Akrotiri Spada is the northernmost point of Crete and the very end of Rodopou Penninsula. It’s marked by Zovigli, a conical hill that rises 70 meters above the surrounding terrain, which is 300 meters above the sea. Evenly spaced around the northern half of Zovigli’s base, oval shadows belie cave openings, the objective of our present expedition.
Zovigli hilltop (upper right), elevation 370 meters
Lightly clothed against unseasonal April heat, wearing a hat and sunscreen against the rays, I carried in pockets a camera, a small flashlight, a pocket knife, and the dumbphone. I drank two liters of water during the drive to the start point, a lone farmhouse near the end of Rodopou.
Peninsulas Gramvousa (left) and Rodopou define Kissamos Bay
Akrotiri Spada is named after its shape on a map. In Latin characters, the Modern Greek spelling is Spatha, which means “broad blade” or “sword,” and akrotiri means “cape.” Exploring is more fun in a place called Sword Cape.
A dirt track, impassable by car, leads two kilometers to the peninsula’s point. There, the hill is surrounded by several structures, including an empty concrete building, the remains of two stone-built towers, and a goat pen, the inhabitants of which roam free across the rocky landscape. The concrete building is certainly a wartime construction, built by German soldiers during the WWII occupation of Crete. The two round towers, both on the cliff’s edge overlooking the sea, were used by the Germans, but they may have been built earlier, possibly by the Venetians.
Looking west from the point of Akrotiri Spada, a ruined stone tower overlooks the Sea of Crete; beyond is the point of Gramvousa Peninsula
A shrub called thorny cushion attacks exposed flesh below the knee
On approach to the hill, I surprised a goat kid, who put out a call to its mother. The nanny, on the hillside some distance away, returned the call and started down, while their herd-mates expressed displeasure at the unexpected visit. So, to a chorus of bleating goats, I picked my way over uneven terrain, up the hill toward a shadowy opening, avoiding sharp stones, holes, and thorny-cushion shrubs.
Beyond the cave openings are tunnels, blasted out of the stone hill by the Germans. The tunnels extend up to 50 feet straight into the hill. Inside, green moss grows in thin film on the walls near the entrances; a layer of goat droppings covers the floors. Bore holes in the rear of each tunnel give away the digging method: drill a hole a couple feet deep and the diameter of a dynamite stick, insert explosives, stand back and hold your ears, then clear out the rubble.
In front of the tunnels are gun emplacements and various structures I guessed were once headquarters and mess hall. Each emplacement is connected to the next by a man-height trench, also blasted out of solid rock.
Gun emplacement at 3., tunnel behind
In all, I counted five tunnels. The trench leading east from the easternmost tunnel, which I refer to as the first or 1., leads to a large hole. Its purpose I could not guess.
In the opposite direction from the first tunnel, the trench leads to a rock slide. Pacing my steps, I counted—roughly, due to difficult footing—forty to fifty paces between each of the other tunnels. However, moving west from the first through the rock slide to the next tunnel, I measured twice the distance. Therefore, I presume the rock slide must cover another tunnel or some such emplacement.
Field sketch showing emplacements around Zovigli’s base
Emplacements from east to west:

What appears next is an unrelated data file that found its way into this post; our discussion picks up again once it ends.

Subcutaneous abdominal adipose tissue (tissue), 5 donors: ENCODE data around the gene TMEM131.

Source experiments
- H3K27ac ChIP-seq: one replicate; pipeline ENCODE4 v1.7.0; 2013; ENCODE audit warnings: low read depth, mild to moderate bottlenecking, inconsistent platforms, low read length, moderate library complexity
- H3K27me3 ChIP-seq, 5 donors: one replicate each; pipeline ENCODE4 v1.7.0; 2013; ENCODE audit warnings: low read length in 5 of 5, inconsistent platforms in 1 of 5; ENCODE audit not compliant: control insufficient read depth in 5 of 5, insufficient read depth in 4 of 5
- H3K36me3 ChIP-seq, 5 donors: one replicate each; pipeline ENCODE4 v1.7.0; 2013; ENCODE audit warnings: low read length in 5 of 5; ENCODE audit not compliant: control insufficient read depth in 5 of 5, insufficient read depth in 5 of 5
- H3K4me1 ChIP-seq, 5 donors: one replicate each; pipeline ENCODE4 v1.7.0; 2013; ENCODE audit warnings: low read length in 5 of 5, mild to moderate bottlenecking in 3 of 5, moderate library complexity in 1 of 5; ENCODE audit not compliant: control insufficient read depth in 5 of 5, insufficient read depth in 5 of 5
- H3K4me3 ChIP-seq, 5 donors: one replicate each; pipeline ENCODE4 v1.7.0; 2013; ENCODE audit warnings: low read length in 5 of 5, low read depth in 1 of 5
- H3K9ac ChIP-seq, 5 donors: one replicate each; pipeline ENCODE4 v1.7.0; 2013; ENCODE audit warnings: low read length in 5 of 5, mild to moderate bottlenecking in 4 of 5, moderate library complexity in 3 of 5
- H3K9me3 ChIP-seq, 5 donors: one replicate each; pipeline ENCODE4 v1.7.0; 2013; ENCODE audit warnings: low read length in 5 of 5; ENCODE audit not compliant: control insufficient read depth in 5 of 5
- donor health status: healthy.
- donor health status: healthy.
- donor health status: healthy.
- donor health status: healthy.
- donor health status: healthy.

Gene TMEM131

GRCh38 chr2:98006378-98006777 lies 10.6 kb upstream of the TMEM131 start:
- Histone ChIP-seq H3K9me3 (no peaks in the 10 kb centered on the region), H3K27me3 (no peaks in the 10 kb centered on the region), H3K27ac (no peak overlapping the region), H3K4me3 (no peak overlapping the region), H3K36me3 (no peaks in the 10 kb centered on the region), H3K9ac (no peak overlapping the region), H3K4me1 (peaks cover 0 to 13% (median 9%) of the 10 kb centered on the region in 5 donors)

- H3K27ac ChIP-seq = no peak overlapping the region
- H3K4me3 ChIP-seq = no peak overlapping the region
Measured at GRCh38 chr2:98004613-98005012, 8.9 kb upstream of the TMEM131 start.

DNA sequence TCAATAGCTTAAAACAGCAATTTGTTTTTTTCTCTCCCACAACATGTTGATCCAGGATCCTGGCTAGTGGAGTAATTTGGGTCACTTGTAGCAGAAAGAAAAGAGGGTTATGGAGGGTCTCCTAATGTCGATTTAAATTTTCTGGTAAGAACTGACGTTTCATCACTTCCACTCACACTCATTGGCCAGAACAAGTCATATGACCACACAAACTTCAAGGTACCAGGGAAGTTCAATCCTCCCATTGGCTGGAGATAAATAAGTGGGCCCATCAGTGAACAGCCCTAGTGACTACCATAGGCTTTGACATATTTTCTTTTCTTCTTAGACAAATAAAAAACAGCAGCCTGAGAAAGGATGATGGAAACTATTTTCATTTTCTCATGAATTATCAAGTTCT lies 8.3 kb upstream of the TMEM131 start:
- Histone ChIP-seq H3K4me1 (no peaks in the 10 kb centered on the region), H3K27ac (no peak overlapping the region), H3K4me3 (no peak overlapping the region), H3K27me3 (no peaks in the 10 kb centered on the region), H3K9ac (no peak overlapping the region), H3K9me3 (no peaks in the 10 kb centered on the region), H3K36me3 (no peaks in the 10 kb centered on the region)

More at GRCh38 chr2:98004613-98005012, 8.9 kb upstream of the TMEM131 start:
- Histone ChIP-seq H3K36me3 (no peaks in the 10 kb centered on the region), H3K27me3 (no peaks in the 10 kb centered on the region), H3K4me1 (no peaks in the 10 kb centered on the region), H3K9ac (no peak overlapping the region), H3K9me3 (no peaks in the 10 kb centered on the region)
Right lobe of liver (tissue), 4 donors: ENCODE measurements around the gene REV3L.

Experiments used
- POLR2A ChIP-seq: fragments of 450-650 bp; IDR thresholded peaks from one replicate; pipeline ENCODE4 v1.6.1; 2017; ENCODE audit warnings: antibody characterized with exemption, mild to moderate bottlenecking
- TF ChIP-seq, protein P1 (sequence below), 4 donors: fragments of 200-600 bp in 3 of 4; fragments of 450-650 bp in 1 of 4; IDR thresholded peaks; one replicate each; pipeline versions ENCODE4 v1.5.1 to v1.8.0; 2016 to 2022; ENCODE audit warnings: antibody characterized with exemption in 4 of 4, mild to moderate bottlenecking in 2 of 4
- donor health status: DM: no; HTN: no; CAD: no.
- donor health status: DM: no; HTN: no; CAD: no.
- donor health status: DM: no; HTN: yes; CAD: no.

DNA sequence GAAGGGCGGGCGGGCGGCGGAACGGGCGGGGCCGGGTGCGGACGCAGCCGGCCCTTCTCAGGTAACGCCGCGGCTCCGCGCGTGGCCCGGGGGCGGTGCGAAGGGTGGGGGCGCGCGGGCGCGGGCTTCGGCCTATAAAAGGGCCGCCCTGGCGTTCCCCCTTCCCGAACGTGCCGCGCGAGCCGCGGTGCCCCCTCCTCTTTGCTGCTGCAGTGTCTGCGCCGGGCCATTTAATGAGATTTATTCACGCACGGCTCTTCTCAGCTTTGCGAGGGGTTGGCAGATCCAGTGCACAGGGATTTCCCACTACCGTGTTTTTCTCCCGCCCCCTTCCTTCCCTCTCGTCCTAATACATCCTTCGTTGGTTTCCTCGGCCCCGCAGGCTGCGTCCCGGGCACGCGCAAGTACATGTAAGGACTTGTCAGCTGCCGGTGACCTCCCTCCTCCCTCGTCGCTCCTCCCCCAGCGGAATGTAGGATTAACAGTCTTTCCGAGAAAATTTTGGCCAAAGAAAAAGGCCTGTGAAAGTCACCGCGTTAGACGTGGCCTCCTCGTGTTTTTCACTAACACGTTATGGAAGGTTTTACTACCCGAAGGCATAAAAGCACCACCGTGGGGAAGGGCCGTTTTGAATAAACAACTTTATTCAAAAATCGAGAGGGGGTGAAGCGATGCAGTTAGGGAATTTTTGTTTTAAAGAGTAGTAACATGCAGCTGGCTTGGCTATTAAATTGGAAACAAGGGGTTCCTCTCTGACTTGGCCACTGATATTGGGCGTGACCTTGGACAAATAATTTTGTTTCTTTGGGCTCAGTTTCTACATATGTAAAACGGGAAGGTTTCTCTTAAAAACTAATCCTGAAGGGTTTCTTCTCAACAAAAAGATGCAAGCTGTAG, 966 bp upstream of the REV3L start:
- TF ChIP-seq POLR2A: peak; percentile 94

0. Hole, trench begins
1. Gun emplacement and tunnel
2. Rock slide (buried emplacement?)
3. Gun emplacement and tunnel
4. Headquarters, tunnels on either side
5. Mess hall and forked tunnel
6. Depot, trench ends, road begins
What I call the “depot” (6.) is the foundation of a small rectangular building. An old track, now grassed over, starts there and goes a hundred feet or so before becoming lost in stones and thorny cushions.
Looking up the west face, it didn’t seem so very far to the top. I was ill equipped for climbing, shod in flat sandals. However, I knew from earlier satellite reconnaissance there was a rectangular structure up there, and this might be my only chance to explore it. So, I screwed on my hat, stuck the Arizonas to my feet, and scrambled to the top.
From Zovigli hilltop, 370 meters above, a tour boat rounds the cape
I was alone, but there were witnesses. I reached the pinnacle and looked down. Passengers aboard a tour boat, likely on its way back from the remote beach at Diktynna, must have been saying, “Look, there’s a guy climbing up there!” and “Oh my God, he must be crazy.” I posed for photos.
The rectangular structure may be another wartime construction. Two by three paces in area, five feet high, the four stone block walls and a similar floor are in better shape than the ruins below. In one corner, a two-foot square opening in the floor captures one’s attention. Four rusty rungs set into the stone lead down a few feet. Below that, only a flat rock floats in cool darkness.
Stone block ruins atop Zovigli from above
A debate raged in my head. There was much swearing. I really wanted to see what was down there. I could have descended the rungs and hung a leg down to test the distance to the rock, but if I so much as lost a sandal in that hole, the return hike would be grueling. And much worse than that was well within the realm of possibility. After more minutes than sanity should have allowed, prudence won out.
On the highest rock, there is a cement column, which serves as a geological marker, beside a cairn. The latter indicates the place has been visited by at least a score of other climbers since the Germans left. I found a suitable example to add to its height.
Up there, it was just me and the wind, with the rocks and the sea and the whole world below.
Tell me again, Jonathan Livingston, what is the perfect speed…?
A Bonelli’s eagle, common in Crete